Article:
A selective list of upcoming Fall 2019 film releases. Release dates subject to change:
“It: Chapter 2” (Sept.6) - A sequel to the 2017 horror smash, from Stephen King’s 1986 novel and set 27 years later with the Derry kids returning to their hometown to face off again with Bill Skarsgård’s Pennywise.
“The Goldfinch” (Sept. 13) - Donna Tartt’s 2013 best-seller gets a lavish big-screen treatment in John Crowley’s drama, with Ansel Elgort and Nicole Kidman.
“Hustlers” (Sept. 13) - In this based-on-a-true-story tale, former strip club employees (Jennifer Lopez, Constance Wu, Cardi B) join together to hustle their Wall Street clients.
“Ad Astra” (Sept. 20) - James Gray’s space adventure, original slated for a summer release, stars Brad Pitt as an astronaut in search of his lost father, a renegade scientist.
“Rambo: Last Blood” (Sept. 20) - Sylvester Stallone reprises his Vietnam War veteran in this fifth installment of the “Rambo” franchise, with a “Taken”-like plot involving a friend’s kidnapped daughter.
“Downton Abbey” (Sept. 20) - Julian Fellowes, who penned the upstairs-downstairs drama “Gosford Park” before finding a small-screen sensation in “Downton Abbey,” returns to film for a movie that reunites much of the show’s original cast for an earth-shattering occasion: The King and Queen are coming for a visit.
“Diego Maradona” (Sept. 20) - Asif Kapadia, the documentary filmmaker of the Oscar-winning “Amy” and “Senna,” brings his archival-based approach to the mythic rise and fall of Argentine soccer great Diego Maradona .
“Between Two Ferns: The Movie” (Sept. 20) - Several years after new episodes largely petered out, Zach Galifianakis rekindles his beloved talk-show web series for a feature-length Netflix film that promises to take viewers on a very meta trip behind the scenes of “Between Two Ferns.”
“Abominable” (Sept. 27) - A Yeti discovered in Shanghai searches for its family with the help of a teenager (Chloe Bennet) in this DreamWorks animated tale.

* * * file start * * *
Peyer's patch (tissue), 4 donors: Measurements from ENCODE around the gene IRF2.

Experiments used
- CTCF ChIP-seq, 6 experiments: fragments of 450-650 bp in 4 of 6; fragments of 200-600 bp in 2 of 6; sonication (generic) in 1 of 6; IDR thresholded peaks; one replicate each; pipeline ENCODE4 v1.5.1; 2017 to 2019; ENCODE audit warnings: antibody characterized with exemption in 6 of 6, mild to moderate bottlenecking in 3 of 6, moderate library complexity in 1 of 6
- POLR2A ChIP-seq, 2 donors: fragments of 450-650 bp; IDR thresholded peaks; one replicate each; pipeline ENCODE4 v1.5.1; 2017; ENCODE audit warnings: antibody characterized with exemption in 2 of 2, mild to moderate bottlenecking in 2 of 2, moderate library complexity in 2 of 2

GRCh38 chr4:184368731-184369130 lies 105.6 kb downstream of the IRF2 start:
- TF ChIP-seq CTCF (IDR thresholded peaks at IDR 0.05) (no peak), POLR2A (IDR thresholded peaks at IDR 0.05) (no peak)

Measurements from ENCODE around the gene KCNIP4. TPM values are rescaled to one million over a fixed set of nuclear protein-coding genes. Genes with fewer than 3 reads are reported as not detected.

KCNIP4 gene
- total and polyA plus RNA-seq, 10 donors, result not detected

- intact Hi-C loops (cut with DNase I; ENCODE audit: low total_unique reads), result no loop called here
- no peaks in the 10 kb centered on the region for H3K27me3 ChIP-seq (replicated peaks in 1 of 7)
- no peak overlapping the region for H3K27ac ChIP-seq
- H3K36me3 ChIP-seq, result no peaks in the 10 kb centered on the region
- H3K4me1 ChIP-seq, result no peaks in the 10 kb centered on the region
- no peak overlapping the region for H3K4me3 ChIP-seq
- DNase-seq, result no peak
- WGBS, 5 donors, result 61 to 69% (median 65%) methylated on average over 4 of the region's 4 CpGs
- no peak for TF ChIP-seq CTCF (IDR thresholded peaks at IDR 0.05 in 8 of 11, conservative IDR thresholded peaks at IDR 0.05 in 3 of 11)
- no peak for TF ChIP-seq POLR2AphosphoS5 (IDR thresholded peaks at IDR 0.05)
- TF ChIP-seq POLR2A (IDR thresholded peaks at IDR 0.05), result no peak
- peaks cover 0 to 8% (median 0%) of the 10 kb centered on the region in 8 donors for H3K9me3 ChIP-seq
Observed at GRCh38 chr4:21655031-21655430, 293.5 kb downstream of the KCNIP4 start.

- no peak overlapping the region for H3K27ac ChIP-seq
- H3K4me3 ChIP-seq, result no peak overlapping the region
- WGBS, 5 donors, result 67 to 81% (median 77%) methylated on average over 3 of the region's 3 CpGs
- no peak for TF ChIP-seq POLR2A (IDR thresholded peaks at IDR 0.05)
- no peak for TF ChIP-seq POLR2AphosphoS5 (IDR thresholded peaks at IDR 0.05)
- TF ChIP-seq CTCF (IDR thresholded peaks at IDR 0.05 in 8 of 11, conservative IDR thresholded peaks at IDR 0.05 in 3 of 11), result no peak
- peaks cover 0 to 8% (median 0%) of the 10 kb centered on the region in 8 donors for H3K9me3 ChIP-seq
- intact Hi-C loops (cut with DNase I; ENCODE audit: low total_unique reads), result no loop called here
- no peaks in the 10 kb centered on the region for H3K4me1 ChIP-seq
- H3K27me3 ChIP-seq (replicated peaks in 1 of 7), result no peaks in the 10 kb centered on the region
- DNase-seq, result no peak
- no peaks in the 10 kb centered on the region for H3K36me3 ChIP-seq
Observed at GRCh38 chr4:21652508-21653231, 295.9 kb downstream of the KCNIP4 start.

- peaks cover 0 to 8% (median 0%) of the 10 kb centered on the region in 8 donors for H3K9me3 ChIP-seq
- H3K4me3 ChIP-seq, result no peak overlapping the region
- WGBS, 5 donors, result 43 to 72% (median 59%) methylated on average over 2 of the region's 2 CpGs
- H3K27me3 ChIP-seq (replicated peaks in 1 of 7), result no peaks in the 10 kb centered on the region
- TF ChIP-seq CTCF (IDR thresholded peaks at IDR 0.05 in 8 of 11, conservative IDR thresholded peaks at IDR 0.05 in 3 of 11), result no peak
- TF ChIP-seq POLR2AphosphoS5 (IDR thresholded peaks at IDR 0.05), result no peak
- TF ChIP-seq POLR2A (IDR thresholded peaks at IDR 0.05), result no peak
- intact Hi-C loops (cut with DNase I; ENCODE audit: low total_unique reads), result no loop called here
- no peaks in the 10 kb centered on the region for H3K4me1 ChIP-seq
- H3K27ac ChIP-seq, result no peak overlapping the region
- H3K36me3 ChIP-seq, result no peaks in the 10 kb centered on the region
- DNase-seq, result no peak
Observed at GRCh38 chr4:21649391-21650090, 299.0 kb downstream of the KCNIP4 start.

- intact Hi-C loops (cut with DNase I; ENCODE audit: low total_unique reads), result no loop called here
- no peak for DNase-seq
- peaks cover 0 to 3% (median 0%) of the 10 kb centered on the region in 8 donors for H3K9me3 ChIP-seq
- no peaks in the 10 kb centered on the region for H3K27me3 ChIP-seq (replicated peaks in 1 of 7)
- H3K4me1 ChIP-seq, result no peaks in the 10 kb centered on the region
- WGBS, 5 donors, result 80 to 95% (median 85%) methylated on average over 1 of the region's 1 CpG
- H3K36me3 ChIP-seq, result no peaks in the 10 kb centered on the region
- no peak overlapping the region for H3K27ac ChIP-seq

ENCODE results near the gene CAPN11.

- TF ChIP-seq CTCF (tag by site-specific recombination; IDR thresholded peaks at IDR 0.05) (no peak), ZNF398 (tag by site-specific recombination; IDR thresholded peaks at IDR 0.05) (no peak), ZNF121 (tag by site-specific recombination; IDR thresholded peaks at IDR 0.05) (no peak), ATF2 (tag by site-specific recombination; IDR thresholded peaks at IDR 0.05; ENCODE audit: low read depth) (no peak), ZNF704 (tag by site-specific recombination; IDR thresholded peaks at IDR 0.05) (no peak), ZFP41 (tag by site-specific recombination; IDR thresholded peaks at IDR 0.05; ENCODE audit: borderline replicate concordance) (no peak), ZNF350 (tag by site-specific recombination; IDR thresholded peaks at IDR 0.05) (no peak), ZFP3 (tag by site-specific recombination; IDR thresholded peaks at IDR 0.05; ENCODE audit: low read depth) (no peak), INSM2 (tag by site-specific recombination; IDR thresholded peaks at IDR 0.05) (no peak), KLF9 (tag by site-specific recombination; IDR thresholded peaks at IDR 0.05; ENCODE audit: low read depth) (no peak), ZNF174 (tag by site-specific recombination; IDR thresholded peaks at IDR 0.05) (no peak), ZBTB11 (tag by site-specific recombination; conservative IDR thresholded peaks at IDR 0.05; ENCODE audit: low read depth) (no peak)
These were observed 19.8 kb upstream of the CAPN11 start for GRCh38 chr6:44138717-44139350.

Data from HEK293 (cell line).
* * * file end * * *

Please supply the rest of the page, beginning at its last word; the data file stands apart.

“Judy” (Sept. 27) - Renee Zellweger plays Judy Garland in this drama, adapted from the play “End of the Rainbow,” about the singer-actress during a string of London concerts in 1969.
“The Laundromat” (Sept. 27) - Steven Soderbergh’s latest, for Netflix, burrows into the stories within the Panama Papers, the leaked financial documents that exposed thousands of offshore accounts. With Meryl Streep, Gary Oldman and Antonio Banderas.
“Joker” (Oct. 4) - Joaquin Phoenix takes his turn as the DC Comics villain in this character-based, “Taxi Driver”-inspired tale from director Todd Phillips (“The Hangover”).
“Dolemite Is My Name” (Oct. 4) - Eddie Murphy makes his big-screen return as filmmaker Rudy Ray Moore, who created the 1975 Blaxploitation classic “Dolemite,” in this Netflix movie directed by Craig Brewer (“Hustle and Flow”).
“Pain and Glory” (Oct. 4) - In Pedro Almodóvar’s highly autobiographical drama , Antonio Banderas stars as an aging film director whose memories and creative juices are spurred by a reconciliation with an old friend and colleague.
“Lucy in the Sky” (Oct. 4) - Natalie Portman plays an astronaut whose life is in free fall after returning from a lengthy mission in Noah Hawley’s directorial debut.
“Gemini Man” (Oct. 11) - Ang Lee directs this 3-D science-fiction action film about an assassin (Will Smith) pitted against a younger clone of himself (also Will Smith, as a computer-generated creation).
“The Addams Family” (Oct. 11) - With a voice cast including Oscar Isaac, Charlize Theron and Snoop Dogg as Cousin Itt, the Addams Family returns in an animated film, 28 years after Barry Sonnenfeld’s 1991 movie.
“Parasite” (Oct. 11) - Korean director Bong Joon Ho calls his Cannes Film Festival Palme d’Or winner, about one poor family and one rich family, “a comedy without clowns, a tragedy without villains.”
“The King” (Oct. 11) - Timothee Chalamet plays Shakespeare’s Henry V, with Joel Edgerton as Falstaff and Robert Pattinson as the Dauphin, in David Michod’s Netflix drama.
“Maleficent: Mistress of Evil” (Oct. 18) - A sequel to the 2014 film, starring Angelina Jolie as the “Sleeping Beauty” sorceress.